Updated: Apr 18, 2020
"The Obstacle Is the Way"
A mindset introduced to me by Ryan Holiday as we sat in our football locker room reading the book as a team during a grueling two a day. This mindset is something that opened my eyes to an entirely different realm of how to look at the world. How could you make positives out of negatives? How could you grow while your competition stuttered? How could you create a winning edge out of anything?
It was a mindset that helped me go from a 7th string injured and nonathletic football player to an All-American. One that has helped me deal with the pressures of being a very young collegiate strength coach. One that has allowed me to push through starting a business and the struggles that involves. One that I hope helps us through this tough period of time we are currently in.
When I speak on this subject, I will mostly be talking about my main clientele and athlete group, which is collegiate American football players, but I hope that mindset is something all athletes can take into this period, whether they lost their spring ball or their season, there is a way to make a positive out of this.
In Football, The Obstacle Is Quite Literally The Way.
So what is the positive we can take out of this?
Well, honestly, I think it could be one of the best things that could have happened to our athletes for their development, in a long time, if it is approached in the correct way.
To understand why, lets talk about the current, typical athlete that shows up on campus.
The year is 2020, no longer are kids growing up, playing, learning how to use their bodies and developing a foundation of underpinning athletic qualities. Kids are specialized from the moment they show an ounce of potential in a sport. For football this means getting into as many camps as possible, 7 on 7’s, practice and games for middle school on. AND, I don’t even believe this is the worst part of it, because, at a bare minimum, they are moving, sprinting and playing in this time. The worst part, and bear with me strength coaches, is that in their off-season they are thrown into a weight room. A barbell or dumbbell is handed to them and they are told they need to get “Bigger, stronger and faster!”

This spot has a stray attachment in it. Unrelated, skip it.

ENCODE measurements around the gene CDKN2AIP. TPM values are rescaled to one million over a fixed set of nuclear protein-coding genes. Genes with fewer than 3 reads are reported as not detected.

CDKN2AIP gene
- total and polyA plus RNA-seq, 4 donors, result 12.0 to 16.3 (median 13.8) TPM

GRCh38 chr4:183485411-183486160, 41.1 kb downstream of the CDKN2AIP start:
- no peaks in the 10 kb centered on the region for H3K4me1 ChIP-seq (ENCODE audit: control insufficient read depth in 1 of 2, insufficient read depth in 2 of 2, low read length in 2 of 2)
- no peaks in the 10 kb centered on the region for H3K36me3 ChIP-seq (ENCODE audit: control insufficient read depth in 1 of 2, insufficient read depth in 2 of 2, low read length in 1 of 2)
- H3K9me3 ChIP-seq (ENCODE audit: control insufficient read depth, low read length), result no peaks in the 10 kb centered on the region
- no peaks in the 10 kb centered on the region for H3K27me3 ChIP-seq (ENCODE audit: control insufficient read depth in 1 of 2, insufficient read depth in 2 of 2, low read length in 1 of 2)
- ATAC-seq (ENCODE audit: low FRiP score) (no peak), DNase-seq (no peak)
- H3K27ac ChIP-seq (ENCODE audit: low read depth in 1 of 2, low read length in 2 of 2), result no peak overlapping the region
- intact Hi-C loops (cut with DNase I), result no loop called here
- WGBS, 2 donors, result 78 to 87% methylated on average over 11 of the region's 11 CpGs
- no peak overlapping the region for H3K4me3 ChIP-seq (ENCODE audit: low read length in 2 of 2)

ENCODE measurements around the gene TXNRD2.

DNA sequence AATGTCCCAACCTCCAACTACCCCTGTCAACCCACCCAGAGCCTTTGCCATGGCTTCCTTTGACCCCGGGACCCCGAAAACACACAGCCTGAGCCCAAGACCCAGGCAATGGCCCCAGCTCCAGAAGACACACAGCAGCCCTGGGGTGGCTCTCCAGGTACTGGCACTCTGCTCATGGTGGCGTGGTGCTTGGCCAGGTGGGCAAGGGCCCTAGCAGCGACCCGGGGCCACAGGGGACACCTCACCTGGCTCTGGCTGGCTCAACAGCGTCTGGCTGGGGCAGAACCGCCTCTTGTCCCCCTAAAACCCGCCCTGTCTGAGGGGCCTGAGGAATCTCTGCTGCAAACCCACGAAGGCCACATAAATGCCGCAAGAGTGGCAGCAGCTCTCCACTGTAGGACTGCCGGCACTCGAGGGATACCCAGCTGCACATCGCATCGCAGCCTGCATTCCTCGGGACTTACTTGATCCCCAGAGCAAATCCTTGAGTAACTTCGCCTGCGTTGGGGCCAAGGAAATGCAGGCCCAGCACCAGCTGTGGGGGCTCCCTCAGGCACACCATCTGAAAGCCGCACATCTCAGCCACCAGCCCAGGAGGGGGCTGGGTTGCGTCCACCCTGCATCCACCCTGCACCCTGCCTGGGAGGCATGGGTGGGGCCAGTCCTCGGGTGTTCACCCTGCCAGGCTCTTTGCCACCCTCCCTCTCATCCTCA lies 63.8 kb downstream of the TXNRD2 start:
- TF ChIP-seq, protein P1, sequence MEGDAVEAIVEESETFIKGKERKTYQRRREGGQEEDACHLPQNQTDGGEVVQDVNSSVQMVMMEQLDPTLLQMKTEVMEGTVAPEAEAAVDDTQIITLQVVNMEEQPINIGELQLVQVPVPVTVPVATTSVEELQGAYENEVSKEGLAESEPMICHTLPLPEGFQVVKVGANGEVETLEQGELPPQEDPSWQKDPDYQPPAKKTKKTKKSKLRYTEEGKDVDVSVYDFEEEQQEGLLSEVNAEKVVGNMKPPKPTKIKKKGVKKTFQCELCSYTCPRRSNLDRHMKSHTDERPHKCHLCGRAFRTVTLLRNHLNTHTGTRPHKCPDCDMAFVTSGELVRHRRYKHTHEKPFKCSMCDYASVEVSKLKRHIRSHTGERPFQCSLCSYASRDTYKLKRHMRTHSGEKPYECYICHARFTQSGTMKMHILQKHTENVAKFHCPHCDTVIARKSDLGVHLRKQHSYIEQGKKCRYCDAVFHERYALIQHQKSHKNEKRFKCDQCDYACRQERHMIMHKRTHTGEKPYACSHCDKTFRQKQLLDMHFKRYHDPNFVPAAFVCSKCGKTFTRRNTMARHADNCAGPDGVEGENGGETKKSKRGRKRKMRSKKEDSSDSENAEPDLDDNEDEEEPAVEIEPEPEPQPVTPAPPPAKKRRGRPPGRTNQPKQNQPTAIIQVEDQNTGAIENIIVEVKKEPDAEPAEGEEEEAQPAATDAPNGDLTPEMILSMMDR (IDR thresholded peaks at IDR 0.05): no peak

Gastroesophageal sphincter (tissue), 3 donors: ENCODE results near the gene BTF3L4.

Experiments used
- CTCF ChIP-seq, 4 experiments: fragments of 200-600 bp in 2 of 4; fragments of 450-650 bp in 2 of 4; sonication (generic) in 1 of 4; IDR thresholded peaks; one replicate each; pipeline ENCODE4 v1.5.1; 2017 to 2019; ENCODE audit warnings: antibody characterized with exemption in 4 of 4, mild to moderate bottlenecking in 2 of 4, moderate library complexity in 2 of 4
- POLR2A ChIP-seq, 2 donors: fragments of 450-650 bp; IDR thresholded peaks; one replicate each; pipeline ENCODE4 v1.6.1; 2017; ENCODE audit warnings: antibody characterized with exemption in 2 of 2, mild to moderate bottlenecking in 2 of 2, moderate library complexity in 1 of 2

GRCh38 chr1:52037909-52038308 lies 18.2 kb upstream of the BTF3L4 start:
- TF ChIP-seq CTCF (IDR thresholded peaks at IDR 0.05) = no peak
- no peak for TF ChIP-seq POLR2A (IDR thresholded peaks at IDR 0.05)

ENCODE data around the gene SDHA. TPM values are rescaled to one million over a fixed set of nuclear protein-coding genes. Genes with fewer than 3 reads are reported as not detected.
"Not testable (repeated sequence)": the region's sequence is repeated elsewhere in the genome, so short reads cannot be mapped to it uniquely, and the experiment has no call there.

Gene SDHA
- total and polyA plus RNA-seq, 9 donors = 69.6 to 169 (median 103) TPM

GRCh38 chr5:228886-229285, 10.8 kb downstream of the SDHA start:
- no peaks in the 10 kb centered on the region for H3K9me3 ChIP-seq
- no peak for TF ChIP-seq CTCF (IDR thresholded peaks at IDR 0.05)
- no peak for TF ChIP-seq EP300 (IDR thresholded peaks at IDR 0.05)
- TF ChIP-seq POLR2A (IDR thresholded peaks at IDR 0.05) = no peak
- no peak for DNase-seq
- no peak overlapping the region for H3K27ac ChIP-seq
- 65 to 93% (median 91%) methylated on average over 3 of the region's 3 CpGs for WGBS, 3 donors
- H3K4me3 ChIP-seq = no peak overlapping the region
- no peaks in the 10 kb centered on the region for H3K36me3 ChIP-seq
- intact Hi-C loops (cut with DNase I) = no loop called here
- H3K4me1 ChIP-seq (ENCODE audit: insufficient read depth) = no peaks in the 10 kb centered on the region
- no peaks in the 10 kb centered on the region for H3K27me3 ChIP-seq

While This Is Probably A little On the Extreme End, you Get my Point
Every parent is trying to create “The Next Tiger Woods” and it shows. No longer are they free playing and very rarely are they playing multiple sports. They are specialized athletes with a FRAGILE human foundation.
Want an example of how bad some of it is? I’ve had a kid who could squat 500 lbs but didn’t know what a cartwheel WAS, he had to ask and get a demo. This is an extreme example of course, but there are a ton of kids that come to our program that are physically developed and can lift the house, but you ask them to crawl, roll or perform any movement that involves some sort of flow (Per Andy Rylands definition of Brace and Flow) and they fall apart, fatigue or just plain can’t perform the movement.
To me, for a sport that involves both, bracing and flowing (as almost any sport does) I find this to be a major problem. Yes, having the physical development and being able to lift a lot of weight is great and I love doing it as much as the next strength coach, but is that really what our athletes need?
Is the effort, energy, wear and tear, calories, etc. that we put into getting that squat from 500 to 510 going to really be worth it in the end?
When does the law of diminishing returns come into place?
What if we spent that time in a better way in allowing them to move their bodies better? Teaching them how to flow? Giving them that base underpinning athletic ability so they can actually use that strength and specialization they already have developed?
You’ll hear coaches say all the time “The best program is the one you’re not on” because we know how amazing the body is at adapting to stimulus's.
I promise what led to this position had very little to do with the weight room
This is Why
I think this quarantine could be the best thing that ever happened to a lot of these athletes, because it forces them out of what they have done for most of their lives.
And hear me out….
it forces us as coaches to get our athletes out of weight room.
It forces us to get rid of our biases, egos and wants for our athletes.
To focus on their NEEDS.
It forces us to really focus on building these underlying qualities.
For the first time in their lives they will be forced to move better as humans first.
I also thinks it takes us away from squeezing the tube of tooth past (as Keir Wenham-Flatt puts it) of our athletes potential. Many times in high performing programs you’re asked to get results quickly with athletes (or if you’re not asked, the ego takes over and you want to) but many times these short term gains, will again, over mask these underlying qualities that aren’t sexy to work on and the long term results will not be what you want.
So with the thought process of “The Obstacle is the Way” lets take a look at things we can do to better our athletes in these qualities during this time period.